150 years ago, a hospital was not a pleasant place. Mortality rates were very high, especially for mothers giving birth. A doctor named Ignaz Semmelweis even tried to stop the numerous deaths in his maternity ward, realising it was due to the unsanitary practices of doctors transmitting diseases to the mothers and babies. Nobody believed him and he would die a broken man, locked in an asylum.
However, he was right and when common hygiene started being applied, more mothers and babies survived. The effect didn't stop there: overall levels of health for patients and healthcare started getting better. This observation underlines something we now take as fact: maternity rates reflect the overall baseline of a medical environment and if you want to improve medical services, focus on reducing birth and infant mortality rates.
One of the UN's sustainable development goals is to create good health and wellbeing. Despite a significant collapse in infant mortality rates since the early 1990s, they remain in the millions and at least half occur in sub-Saharan Africa. A lack of access to blood is often to blame, particularly in rural areas.
There are two reasons for this. Allocating the right blood to the right patient in time is tricky. Blood has to be carefully stored and coordinating supplies is a difficult task. Supply is as challenging - people are not prolific donors of blood. You could blame this on apathy, but I believe the truth is much simpler: we don't have the incentive to structure some kind of donation calendar. We donate and forget, only to remember happenstance.
Blockchain can be used to address both issues, something we have been pursuing. Most of you will know blockchain through cryptocurrency and Bitcoin. However, just as there is more than one way to use a wheel, blockchain can serve many purposes.
It is a decentralised ledger system that maintains a record distributed among many different entities. Each of these maintains the ledger independently, but collectively vet changes so that the record can't be corrupted. A single blockchain ledger can maintain records across independent sources.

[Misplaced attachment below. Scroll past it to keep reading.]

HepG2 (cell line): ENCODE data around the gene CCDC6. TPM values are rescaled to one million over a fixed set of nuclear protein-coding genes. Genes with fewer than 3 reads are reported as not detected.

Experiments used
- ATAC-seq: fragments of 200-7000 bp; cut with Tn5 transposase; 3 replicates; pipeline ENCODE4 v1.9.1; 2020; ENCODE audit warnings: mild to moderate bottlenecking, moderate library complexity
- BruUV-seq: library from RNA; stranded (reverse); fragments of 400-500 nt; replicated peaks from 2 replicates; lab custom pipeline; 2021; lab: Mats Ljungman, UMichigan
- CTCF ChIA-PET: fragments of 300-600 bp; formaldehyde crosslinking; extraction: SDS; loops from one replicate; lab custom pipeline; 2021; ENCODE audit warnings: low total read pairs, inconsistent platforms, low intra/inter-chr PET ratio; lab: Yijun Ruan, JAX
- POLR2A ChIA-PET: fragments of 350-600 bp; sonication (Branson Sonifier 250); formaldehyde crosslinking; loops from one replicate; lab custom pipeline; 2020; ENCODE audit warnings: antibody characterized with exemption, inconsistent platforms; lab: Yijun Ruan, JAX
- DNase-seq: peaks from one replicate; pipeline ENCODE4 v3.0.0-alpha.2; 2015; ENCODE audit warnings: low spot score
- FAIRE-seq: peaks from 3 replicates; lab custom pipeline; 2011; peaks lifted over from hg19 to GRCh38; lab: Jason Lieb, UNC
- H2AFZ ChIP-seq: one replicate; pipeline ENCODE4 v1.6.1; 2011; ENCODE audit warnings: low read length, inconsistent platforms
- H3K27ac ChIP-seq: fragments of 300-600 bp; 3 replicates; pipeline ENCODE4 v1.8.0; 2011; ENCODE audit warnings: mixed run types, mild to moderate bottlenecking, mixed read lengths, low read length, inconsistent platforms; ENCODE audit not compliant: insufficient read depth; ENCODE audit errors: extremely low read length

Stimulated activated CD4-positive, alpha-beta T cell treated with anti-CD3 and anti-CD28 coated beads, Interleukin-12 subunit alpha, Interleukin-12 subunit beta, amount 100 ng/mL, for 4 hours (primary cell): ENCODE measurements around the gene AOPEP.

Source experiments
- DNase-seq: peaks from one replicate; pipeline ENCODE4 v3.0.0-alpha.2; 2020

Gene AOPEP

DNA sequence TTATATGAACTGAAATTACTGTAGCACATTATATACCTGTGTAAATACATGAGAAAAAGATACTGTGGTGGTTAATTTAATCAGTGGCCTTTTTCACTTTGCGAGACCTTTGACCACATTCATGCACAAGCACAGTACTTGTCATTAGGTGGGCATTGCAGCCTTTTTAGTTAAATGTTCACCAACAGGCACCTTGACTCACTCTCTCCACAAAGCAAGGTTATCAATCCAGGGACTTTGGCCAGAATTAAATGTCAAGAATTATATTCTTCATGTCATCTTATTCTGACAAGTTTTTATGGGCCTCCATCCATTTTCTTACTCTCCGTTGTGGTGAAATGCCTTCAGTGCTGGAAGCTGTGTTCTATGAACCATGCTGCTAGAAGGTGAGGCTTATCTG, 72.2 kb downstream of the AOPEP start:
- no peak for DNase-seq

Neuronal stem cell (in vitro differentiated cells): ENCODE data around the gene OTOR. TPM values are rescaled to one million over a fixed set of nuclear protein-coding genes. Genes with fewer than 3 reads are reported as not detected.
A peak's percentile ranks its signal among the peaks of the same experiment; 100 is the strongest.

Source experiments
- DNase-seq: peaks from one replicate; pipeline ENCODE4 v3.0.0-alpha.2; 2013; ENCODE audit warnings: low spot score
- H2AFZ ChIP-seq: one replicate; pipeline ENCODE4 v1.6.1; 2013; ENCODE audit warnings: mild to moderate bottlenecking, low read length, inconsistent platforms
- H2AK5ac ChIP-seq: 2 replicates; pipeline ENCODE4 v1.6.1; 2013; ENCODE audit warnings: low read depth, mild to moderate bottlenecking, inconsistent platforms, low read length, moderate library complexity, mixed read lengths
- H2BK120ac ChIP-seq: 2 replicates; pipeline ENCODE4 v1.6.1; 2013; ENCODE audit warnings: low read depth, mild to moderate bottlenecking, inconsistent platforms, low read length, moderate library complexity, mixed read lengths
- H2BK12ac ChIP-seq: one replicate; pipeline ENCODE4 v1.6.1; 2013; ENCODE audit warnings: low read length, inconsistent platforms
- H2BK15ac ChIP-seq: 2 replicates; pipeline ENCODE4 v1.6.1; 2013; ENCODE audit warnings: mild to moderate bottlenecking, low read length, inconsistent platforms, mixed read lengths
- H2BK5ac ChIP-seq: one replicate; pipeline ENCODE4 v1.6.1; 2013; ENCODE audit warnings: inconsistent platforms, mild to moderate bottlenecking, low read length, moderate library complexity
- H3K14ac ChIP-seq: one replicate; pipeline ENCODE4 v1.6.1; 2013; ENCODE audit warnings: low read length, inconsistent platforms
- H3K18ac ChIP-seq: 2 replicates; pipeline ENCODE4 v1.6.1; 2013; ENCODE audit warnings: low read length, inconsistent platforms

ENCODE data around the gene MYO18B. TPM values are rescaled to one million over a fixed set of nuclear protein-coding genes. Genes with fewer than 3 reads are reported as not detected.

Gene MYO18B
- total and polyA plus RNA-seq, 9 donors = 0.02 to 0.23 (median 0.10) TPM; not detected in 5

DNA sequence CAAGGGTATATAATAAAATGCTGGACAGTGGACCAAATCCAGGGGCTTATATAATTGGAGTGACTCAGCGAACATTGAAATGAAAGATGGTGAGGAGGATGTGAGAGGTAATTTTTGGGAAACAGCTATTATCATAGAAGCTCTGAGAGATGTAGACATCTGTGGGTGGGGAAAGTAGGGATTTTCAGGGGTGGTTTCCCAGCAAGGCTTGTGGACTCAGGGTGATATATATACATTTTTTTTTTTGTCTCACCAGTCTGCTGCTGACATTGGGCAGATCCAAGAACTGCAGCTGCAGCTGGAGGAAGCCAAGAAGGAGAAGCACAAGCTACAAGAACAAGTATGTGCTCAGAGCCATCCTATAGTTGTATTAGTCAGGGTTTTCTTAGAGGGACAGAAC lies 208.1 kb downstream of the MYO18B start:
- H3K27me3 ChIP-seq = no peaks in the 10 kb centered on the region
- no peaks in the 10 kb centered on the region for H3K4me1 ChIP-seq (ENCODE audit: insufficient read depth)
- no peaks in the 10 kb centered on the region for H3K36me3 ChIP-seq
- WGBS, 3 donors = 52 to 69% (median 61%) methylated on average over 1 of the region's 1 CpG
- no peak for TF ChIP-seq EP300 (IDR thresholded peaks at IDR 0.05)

We're applying blockchain to blood stocks as well as donor records. This makes it much easier to know where the right blood is and rush the supply to a mother at risk of bleeding to death during childbirth.
When the blood is used, an event can be activated to personalise the effort of the blood donor where they receive an SMS informing them that their blood has been used. The recipients remain anonymous, but at that moment the donor becomes a part of the miracle. This serves as an incentive to donate again.
More opportunities wait in the wings. Metrics are generated for planning purposes and Artificial Intelligence could be applied to channel supply and demand. Internet of Things devices can open more doors and there is even the possibility for pan-African networks where blood crosses borders to save lives.
The blood blockchain system I'm describing is being trialed in Kenya, in a proof of concept focused on making it work at scale. There is already interest in markets outside the sub-Saharan region, including developed countries. By solving an acute barrier to development in our part of the world, Africa may be providing the rest of the planet with something everyone needs: a better way to manage blood supplies and incentivise donations.
By Saurabh Kumar, CEO of In2IT Technologies South Africa.